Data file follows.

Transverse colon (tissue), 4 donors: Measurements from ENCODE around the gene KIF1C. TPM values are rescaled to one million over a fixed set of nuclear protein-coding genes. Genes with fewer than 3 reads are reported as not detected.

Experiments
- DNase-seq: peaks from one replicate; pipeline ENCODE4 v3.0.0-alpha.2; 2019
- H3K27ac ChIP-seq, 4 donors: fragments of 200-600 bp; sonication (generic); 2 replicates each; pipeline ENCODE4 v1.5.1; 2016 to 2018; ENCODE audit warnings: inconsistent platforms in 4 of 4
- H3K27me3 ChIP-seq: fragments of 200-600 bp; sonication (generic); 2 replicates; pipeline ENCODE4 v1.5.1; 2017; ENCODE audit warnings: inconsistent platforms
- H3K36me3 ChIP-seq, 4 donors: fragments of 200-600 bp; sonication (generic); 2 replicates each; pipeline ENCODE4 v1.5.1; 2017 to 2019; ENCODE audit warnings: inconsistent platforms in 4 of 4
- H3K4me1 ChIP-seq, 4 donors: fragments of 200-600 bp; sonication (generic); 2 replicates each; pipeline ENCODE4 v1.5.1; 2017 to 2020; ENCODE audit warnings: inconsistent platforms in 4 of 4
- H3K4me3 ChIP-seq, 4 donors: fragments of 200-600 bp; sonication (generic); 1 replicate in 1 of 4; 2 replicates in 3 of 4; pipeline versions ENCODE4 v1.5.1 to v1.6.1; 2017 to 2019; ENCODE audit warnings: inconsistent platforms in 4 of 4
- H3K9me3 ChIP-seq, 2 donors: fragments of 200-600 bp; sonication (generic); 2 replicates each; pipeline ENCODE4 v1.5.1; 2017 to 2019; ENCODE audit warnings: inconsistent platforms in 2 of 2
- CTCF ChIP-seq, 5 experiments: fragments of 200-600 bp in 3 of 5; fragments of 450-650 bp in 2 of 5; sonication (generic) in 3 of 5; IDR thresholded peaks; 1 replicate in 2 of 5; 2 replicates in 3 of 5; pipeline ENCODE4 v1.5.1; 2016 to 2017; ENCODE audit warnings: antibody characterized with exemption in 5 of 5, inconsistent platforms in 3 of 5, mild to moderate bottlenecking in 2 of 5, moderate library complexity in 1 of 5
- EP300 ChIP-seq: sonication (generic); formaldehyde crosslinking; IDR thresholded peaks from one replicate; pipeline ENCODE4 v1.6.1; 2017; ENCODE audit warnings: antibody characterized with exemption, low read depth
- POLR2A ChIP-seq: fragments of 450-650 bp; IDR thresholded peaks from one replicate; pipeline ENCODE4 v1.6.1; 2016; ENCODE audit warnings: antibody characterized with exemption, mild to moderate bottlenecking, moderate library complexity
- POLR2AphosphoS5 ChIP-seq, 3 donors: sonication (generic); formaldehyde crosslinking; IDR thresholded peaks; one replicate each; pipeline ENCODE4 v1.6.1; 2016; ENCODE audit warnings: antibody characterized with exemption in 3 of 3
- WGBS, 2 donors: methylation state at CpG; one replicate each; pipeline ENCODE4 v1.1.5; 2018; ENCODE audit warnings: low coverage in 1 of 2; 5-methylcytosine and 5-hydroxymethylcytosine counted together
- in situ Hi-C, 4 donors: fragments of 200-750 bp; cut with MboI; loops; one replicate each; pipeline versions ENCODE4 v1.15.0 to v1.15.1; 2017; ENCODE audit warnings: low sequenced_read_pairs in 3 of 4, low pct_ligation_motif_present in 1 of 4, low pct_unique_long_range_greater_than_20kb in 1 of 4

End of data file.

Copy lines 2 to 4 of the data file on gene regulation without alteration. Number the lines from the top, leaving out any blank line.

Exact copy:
Experiments
- DNase-seq: peaks from one replicate; pipeline ENCODE4 v3.0.0-alpha.2; 2019
- H3K27ac ChIP-seq, 4 donors: fragments of 200-600 bp; sonication (generic); 2 replicates each; pipeline ENCODE4 v1.5.1; 2016 to 2018; ENCODE audit warnings: inconsistent platforms in 4 of 4